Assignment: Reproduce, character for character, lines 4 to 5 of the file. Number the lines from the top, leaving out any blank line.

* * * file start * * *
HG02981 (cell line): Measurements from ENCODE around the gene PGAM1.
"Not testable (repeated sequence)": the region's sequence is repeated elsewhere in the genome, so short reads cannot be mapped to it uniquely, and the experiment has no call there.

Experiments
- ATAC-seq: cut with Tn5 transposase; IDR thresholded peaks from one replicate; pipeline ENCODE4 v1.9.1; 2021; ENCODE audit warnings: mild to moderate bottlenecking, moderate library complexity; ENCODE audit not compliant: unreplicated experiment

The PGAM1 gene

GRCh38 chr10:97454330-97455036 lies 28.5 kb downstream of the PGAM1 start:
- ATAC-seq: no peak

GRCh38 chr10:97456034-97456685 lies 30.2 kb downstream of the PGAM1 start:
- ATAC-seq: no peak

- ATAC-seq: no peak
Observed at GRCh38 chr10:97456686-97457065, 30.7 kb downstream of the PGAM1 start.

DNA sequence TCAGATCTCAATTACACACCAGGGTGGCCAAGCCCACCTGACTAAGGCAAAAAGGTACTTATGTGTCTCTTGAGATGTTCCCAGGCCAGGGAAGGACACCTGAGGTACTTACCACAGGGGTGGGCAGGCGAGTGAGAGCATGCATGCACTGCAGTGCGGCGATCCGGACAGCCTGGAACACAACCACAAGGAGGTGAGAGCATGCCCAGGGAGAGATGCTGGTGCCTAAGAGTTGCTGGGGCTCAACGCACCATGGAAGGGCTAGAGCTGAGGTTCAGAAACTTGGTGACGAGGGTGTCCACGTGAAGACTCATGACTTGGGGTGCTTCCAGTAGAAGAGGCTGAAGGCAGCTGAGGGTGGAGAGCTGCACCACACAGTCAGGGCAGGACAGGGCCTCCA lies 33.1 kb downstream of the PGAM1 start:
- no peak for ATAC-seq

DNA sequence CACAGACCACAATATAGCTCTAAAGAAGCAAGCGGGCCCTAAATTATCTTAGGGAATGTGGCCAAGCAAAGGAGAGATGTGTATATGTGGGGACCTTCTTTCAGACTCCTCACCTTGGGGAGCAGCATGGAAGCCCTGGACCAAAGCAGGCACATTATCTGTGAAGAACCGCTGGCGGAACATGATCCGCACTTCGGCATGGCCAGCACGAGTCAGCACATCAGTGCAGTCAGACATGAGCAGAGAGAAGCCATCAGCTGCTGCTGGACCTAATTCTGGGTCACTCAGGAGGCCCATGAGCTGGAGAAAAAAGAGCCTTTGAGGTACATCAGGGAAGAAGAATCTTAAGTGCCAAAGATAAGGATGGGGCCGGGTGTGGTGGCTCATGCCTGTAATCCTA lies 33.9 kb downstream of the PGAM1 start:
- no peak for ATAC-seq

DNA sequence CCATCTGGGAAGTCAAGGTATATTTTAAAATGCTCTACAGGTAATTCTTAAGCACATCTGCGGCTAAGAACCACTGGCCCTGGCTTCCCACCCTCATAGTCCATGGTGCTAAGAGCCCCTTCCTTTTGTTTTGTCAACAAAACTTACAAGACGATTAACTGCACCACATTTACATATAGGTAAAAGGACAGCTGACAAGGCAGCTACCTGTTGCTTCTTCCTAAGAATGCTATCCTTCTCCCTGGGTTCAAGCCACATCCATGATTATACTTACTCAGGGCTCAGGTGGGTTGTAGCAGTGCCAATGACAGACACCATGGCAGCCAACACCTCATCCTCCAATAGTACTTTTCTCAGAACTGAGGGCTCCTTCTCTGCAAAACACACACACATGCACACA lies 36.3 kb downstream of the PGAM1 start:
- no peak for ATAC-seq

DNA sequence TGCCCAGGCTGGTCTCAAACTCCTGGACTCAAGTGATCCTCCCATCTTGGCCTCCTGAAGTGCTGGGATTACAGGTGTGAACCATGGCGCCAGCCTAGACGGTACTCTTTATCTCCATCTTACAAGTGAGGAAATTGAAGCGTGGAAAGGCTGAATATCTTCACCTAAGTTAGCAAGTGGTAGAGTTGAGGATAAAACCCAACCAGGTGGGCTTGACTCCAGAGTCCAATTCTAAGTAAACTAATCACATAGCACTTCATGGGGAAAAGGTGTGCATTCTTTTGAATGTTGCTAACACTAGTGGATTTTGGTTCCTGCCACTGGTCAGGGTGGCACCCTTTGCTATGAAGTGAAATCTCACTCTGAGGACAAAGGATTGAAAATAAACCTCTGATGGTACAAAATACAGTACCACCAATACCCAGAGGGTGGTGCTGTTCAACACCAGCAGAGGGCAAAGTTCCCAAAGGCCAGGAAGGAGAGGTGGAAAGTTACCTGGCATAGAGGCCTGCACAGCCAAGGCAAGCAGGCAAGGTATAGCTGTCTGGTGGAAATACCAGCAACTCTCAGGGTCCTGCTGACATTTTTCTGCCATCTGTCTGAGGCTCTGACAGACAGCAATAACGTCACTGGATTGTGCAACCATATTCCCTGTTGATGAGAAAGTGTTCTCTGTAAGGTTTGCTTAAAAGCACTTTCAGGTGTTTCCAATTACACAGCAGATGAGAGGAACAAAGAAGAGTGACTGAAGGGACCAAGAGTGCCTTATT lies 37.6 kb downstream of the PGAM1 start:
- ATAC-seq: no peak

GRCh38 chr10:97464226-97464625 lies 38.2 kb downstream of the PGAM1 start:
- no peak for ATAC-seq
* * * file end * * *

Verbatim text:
- ATAC-seq: cut with Tn5 transposase; IDR thresholded peaks from one replicate; pipeline ENCODE4 v1.9.1; 2021; ENCODE audit warnings: mild to moderate bottlenecking, moderate library complexity; ENCODE audit not compliant: unreplicated experiment

The PGAM1 gene